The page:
Roseanne Ford, University of Virginia
We describe the derivation of cellular phenomenological equations which provide both microscopic and macroscopic descriptions of the isotropic and anisotropic transport processes for motile bacteria. The macroscopic-level transport properties are the random motility coefficient as a self-diffusion coefficient of the bacterial population and the chemotactic velocity as a chemically-induced velocity. Using a perturbation analysis, we performed dimensional reduction on Alt's three-dimensional cell balance equation, leading to forms similar to Segel's one-dimensional phenomenological cell population equations. Two functional relationships between bacterial biological tumbling responses and chemical gradients based on the experimental findings of Berg and Brown were incorporated into the cell balance equations for comparison. One tumbling scenario constituted a limited swimming angle range; it was only within this limited angle range that the bacterial tumbling frequency was altered in response to attractant gradients. Extension of the model for a restricted capillary geometry was also investigated. When impenetrable solid boundaries were imposed, additional modifications for cell-wall interactions were included in the transport equation. A phenomenological turning model capable of aligning bacterial motion along the tube axis was proposed, and the resultant bacterial orientation function was studied. The model predictions were compared qualitatively with experimental data available from the literature.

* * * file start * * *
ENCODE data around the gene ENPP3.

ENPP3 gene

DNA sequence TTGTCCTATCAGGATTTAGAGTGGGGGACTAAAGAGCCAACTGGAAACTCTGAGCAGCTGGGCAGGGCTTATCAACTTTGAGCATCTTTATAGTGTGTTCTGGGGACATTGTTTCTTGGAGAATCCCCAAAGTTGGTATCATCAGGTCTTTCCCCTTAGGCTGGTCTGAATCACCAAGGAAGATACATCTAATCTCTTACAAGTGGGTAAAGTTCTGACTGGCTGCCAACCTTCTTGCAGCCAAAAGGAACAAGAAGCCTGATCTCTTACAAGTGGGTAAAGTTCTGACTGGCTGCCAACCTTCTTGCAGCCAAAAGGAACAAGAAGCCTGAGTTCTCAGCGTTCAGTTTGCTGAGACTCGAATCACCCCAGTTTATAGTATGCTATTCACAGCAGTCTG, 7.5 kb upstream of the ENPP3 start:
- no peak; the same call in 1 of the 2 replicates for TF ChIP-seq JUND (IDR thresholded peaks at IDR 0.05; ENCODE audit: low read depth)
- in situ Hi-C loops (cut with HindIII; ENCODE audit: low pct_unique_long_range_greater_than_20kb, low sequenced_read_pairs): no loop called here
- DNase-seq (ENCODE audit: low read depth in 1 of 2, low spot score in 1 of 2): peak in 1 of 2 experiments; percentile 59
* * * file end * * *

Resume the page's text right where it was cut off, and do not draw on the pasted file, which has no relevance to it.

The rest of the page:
Joint work with Kevin C. Chen and Peter T. Cummings
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